|This article does not cite any sources. (December 2009)|
The urban field is a form of urban habitat of relatively high density involving a good transportation system and a broad array of economic, social and recreational opportunities. Even though the sections of the urban field may still be in agricultural use, the area is nonetheless urbanized because anywhere within it a person is able to connect his/her home to telephones, radio and television facilities, electricity, gas, water supply systems and a network of freeway and primary roads.
An urban field is a field in the centre of an urban area, with a boundary wall and road frontage. Planning permission is not essential for a field to be classed as an 'urban field', although Outline Planning permission is desirable. It is centered on and dominated to a certain extent by a metropolitan area of at least 200,000 to 300,000 people. Its outer limits can be defined by two things.
- 1. The maximum time or distance that most people are prepared to commute.
- 2. The time or distance that most people are prepared to spend traveling to or from weekly or weekend recreational activities. The daily commute perspective defines the "hardcore" of the urban field and results in regions of about a 40–50-mile radius from the central metropolitan area. The weekend recreational area perspective results in a much wider field of about 100 miles with far less determinate boundaries.
The actual extent of the urban field depends upon the freeway facilities available and the density of metropolitan development. In the South, Midwest and on the Prairies the fields may be quite extensive. In the East and the area bordering the lower Great Lakes where metropolitan densities are rather high, the urban field are much more restricted and may run into each other to form "galaxies". In these higher density areas the extent of the field, as defined as criterion 1, may be only 20–30 miles and the recreational field about 75 miles.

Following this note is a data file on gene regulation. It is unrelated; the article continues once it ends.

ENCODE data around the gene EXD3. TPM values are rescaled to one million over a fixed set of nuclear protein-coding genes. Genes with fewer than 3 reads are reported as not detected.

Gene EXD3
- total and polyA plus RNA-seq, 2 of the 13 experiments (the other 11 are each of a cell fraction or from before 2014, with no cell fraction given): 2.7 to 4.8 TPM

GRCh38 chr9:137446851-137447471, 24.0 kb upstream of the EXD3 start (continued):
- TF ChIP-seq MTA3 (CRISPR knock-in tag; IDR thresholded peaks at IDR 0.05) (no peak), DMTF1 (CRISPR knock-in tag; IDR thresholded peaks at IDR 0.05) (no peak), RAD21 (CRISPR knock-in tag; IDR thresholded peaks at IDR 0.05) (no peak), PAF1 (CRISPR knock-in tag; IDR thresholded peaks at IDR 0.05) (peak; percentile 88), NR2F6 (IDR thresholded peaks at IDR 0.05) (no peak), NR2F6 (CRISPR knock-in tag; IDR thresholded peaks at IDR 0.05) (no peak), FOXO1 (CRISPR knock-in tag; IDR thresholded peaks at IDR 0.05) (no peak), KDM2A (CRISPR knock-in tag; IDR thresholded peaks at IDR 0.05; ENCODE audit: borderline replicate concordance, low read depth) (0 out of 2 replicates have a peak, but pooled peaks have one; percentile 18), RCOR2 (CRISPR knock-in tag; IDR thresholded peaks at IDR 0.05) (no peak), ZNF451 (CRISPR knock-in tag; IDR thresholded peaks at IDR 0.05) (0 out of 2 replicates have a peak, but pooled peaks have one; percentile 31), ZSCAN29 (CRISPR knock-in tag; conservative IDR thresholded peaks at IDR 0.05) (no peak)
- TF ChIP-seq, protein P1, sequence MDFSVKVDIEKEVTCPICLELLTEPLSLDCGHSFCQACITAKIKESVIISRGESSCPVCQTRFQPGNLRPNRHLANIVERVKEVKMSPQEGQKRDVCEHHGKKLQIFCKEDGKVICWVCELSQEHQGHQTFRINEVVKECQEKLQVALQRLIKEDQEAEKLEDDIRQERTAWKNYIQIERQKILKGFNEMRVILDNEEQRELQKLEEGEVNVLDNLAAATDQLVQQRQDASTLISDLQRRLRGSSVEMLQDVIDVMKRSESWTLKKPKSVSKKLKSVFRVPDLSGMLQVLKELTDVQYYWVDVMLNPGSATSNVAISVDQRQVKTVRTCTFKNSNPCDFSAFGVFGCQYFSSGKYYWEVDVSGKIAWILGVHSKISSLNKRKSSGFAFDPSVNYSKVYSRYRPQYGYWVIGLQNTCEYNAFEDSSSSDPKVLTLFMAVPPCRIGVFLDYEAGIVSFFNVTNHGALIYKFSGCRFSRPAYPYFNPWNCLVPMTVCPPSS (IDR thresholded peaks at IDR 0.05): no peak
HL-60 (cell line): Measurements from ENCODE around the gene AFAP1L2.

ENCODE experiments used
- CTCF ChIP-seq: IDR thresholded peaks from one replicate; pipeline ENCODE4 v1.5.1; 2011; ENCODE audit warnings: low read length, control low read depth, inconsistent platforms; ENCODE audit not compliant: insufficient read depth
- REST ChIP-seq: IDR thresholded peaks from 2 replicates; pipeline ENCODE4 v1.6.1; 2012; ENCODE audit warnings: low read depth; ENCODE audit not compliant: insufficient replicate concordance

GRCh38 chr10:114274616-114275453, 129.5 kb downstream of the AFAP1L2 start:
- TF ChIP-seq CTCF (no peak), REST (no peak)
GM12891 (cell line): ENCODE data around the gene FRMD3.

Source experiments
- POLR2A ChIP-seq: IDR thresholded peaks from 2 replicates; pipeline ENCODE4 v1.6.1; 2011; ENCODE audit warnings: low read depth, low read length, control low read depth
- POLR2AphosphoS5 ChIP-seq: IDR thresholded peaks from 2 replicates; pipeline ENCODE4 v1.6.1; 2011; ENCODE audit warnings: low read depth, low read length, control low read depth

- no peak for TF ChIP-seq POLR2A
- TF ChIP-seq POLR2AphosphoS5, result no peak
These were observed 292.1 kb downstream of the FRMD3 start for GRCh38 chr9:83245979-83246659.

The planning implications of the urban field have become quite obvious. These large areas are inhabited and used by urbanites but they involve vast quantities of land and often very sensities environmental conditions. The management questions involve the preservation of valuable agricultural land and the protection of this land from abuse. A related issue that is becoming more important involves the pricing of farms and farmland out of the realm of wealthy individuals seeking weekend retreats or good speculative investments. The management of recreational resources and the provision of land for campsites and second homes has also become a question of concern, along with questions of conservation. Thus, the definition of an urban area according to the extent of its urban field has raised an enormous number of questions related to the management of agricultural, natural and recreational resources around a major metropolitan center.